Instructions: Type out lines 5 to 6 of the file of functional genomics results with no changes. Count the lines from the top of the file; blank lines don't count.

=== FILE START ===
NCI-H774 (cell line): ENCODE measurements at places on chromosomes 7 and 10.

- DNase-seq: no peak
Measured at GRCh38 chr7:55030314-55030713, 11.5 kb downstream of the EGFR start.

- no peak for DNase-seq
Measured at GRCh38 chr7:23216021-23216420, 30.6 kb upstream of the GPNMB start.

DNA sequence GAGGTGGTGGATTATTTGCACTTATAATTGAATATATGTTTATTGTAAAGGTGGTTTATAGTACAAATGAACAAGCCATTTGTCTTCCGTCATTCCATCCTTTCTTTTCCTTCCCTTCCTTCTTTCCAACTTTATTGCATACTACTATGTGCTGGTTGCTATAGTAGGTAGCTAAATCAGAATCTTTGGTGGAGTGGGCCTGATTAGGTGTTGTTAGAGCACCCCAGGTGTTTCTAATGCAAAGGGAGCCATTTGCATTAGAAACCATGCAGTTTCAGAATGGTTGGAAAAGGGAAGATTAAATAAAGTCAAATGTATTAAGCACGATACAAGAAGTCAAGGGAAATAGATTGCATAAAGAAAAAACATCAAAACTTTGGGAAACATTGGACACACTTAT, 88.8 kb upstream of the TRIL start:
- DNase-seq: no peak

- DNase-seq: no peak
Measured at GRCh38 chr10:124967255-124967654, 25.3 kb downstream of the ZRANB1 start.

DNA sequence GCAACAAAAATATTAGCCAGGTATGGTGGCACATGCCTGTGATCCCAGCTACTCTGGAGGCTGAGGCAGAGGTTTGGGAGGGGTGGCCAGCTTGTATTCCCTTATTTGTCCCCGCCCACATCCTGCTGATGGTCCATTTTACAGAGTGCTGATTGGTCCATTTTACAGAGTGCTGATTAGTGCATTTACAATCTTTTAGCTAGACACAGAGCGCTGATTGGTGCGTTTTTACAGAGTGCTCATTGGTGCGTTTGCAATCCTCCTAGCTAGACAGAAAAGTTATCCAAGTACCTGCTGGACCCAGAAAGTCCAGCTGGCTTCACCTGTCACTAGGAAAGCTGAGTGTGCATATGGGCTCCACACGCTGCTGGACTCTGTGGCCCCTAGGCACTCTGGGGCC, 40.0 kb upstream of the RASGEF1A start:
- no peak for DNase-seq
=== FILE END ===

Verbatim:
Measured at GRCh38 chr7:23216021-23216420, 30.6 kb upstream of the GPNMB start.

DNA sequence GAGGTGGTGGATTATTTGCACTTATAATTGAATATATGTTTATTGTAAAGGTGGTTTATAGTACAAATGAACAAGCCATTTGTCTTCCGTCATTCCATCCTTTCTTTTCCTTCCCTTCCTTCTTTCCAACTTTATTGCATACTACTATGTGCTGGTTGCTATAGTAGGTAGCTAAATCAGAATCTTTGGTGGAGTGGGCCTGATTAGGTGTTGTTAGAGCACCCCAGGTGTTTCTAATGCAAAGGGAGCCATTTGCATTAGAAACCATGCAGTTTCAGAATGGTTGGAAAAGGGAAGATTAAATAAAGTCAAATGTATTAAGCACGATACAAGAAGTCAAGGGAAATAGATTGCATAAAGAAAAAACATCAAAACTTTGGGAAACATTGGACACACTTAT, 88.8 kb upstream of the TRIL start: